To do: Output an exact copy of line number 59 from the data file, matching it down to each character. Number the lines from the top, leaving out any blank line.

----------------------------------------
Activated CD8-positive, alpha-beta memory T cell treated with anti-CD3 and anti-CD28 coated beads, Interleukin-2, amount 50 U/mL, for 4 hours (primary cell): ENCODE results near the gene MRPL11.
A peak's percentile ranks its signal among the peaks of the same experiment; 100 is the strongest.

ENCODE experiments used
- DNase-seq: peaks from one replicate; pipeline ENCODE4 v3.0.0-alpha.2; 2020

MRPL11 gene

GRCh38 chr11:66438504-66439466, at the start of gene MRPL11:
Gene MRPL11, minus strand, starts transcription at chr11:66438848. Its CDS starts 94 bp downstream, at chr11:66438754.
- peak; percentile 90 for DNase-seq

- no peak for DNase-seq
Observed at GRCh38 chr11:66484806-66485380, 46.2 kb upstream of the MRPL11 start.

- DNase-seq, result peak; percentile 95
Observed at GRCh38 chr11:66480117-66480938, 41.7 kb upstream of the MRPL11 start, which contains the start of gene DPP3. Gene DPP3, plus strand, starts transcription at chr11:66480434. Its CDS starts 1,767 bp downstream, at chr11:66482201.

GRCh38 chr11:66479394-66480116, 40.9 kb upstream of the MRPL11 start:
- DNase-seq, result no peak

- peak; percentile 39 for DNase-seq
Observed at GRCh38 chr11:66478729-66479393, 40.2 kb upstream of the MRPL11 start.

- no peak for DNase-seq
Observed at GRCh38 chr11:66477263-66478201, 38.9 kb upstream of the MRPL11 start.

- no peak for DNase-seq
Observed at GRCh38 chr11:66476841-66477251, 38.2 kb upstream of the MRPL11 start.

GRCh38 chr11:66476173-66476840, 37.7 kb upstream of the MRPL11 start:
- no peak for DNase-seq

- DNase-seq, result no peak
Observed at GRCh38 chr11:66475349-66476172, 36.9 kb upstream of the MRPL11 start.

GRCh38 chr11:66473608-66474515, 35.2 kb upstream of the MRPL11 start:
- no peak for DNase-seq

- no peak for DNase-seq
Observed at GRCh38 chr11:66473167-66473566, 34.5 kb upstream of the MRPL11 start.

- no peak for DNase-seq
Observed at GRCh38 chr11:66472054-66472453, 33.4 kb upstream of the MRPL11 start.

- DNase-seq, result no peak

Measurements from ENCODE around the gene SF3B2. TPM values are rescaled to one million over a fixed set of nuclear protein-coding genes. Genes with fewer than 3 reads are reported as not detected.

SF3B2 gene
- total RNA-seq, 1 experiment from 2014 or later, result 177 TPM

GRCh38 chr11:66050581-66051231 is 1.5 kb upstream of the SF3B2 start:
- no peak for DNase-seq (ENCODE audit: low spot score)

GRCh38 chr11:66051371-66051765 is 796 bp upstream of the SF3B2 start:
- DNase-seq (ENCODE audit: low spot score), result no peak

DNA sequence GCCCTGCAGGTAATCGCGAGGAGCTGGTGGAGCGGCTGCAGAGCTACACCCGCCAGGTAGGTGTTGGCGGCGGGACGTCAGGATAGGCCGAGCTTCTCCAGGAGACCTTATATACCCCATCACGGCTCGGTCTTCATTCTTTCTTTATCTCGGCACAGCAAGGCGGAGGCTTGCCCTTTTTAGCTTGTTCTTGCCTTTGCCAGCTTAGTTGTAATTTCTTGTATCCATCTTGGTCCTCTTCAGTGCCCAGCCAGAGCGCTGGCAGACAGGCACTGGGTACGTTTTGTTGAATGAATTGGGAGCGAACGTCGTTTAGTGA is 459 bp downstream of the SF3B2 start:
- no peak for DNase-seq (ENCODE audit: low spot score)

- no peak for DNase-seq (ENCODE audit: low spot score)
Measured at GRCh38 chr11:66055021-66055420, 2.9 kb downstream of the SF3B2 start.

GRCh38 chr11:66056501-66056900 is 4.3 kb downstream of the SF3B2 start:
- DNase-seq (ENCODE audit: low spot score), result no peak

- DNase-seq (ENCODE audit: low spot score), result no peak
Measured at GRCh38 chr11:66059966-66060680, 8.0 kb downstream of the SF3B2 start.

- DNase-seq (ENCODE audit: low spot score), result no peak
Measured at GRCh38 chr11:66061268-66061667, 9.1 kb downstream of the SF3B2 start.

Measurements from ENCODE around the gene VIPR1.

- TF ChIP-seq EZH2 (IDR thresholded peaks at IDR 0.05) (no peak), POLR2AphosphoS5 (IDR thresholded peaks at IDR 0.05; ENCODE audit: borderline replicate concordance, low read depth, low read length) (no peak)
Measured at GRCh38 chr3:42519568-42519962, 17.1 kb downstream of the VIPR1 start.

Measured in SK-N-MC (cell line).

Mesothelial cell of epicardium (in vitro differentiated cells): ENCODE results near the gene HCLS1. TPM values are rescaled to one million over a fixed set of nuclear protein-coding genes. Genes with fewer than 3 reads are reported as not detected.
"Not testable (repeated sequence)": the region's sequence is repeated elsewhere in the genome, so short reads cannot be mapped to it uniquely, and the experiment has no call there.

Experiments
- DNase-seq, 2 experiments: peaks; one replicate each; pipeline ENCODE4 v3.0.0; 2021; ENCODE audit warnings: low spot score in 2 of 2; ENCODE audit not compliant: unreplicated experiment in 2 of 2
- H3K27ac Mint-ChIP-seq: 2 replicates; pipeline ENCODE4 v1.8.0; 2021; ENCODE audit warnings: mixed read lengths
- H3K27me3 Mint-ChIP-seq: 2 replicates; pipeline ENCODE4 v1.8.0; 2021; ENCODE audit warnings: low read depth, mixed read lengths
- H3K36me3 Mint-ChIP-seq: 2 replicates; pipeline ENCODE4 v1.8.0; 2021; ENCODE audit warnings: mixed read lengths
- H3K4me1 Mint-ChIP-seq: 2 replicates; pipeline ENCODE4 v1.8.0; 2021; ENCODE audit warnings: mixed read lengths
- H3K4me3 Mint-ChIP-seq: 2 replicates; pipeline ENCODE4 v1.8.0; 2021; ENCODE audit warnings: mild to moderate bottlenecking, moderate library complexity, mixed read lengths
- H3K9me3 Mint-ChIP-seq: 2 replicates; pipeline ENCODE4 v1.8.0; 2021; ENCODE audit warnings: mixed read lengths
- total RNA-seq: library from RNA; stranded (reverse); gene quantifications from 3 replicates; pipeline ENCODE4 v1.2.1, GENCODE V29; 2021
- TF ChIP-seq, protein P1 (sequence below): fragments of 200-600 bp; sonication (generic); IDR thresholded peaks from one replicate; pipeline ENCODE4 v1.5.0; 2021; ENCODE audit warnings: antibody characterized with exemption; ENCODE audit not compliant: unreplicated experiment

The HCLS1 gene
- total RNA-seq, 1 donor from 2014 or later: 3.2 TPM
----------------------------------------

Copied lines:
- H3K36me3 Mint-ChIP-seq: 2 replicates; pipeline ENCODE4 v1.8.0; 2021; ENCODE audit warnings: mixed read lengths